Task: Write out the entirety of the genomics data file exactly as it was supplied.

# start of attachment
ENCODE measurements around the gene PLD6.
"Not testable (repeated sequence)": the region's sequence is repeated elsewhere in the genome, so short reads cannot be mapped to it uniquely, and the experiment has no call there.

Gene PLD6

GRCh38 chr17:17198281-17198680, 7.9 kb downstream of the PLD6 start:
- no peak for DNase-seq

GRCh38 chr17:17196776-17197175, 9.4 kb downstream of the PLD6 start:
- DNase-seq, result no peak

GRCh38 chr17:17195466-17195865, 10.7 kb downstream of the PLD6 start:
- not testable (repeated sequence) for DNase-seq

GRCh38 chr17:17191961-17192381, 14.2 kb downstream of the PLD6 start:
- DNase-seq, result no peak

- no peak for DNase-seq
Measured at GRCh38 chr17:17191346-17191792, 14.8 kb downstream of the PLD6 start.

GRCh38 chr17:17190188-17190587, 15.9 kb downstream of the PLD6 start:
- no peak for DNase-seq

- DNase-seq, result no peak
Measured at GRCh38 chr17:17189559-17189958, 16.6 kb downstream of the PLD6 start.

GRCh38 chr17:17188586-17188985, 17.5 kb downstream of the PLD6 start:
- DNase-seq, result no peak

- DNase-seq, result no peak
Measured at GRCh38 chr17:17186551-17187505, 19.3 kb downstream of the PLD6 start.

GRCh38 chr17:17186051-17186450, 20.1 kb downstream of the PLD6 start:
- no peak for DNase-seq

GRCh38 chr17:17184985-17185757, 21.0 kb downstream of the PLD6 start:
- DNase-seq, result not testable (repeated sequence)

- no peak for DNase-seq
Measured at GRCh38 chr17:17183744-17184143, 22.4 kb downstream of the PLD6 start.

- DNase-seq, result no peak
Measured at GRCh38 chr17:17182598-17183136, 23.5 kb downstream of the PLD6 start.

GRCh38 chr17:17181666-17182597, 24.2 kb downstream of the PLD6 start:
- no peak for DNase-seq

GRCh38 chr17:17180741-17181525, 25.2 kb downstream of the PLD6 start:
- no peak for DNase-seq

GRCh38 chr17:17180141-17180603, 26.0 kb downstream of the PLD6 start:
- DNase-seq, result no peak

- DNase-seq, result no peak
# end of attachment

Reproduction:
ENCODE measurements around the gene PLD6.
"Not testable (repeated sequence)": the region's sequence is repeated elsewhere in the genome, so short reads cannot be mapped to it uniquely, and the experiment has no call there.

Gene PLD6

GRCh38 chr17:17198281-17198680, 7.9 kb downstream of the PLD6 start:
- no peak for DNase-seq

GRCh38 chr17:17196776-17197175, 9.4 kb downstream of the PLD6 start:
- DNase-seq, result no peak

GRCh38 chr17:17195466-17195865, 10.7 kb downstream of the PLD6 start:
- not testable (repeated sequence) for DNase-seq

GRCh38 chr17:17191961-17192381, 14.2 kb downstream of the PLD6 start:
- DNase-seq, result no peak

- no peak for DNase-seq
Measured at GRCh38 chr17:17191346-17191792, 14.8 kb downstream of the PLD6 start.

GRCh38 chr17:17190188-17190587, 15.9 kb downstream of the PLD6 start:
- no peak for DNase-seq

- DNase-seq, result no peak
Measured at GRCh38 chr17:17189559-17189958, 16.6 kb downstream of the PLD6 start.

GRCh38 chr17:17188586-17188985, 17.5 kb downstream of the PLD6 start:
- DNase-seq, result no peak

- DNase-seq, result no peak
Measured at GRCh38 chr17:17186551-17187505, 19.3 kb downstream of the PLD6 start.

GRCh38 chr17:17186051-17186450, 20.1 kb downstream of the PLD6 start:
- no peak for DNase-seq

GRCh38 chr17:17184985-17185757, 21.0 kb downstream of the PLD6 start:
- DNase-seq, result not testable (repeated sequence)

- no peak for DNase-seq
Measured at GRCh38 chr17:17183744-17184143, 22.4 kb downstream of the PLD6 start.

- DNase-seq, result no peak
Measured at GRCh38 chr17:17182598-17183136, 23.5 kb downstream of the PLD6 start.

GRCh38 chr17:17181666-17182597, 24.2 kb downstream of the PLD6 start:
- no peak for DNase-seq

GRCh38 chr17:17180741-17181525, 25.2 kb downstream of the PLD6 start:
- no peak for DNase-seq

GRCh38 chr17:17180141-17180603, 26.0 kb downstream of the PLD6 start:
- DNase-seq, result no peak

- DNase-seq, result no peak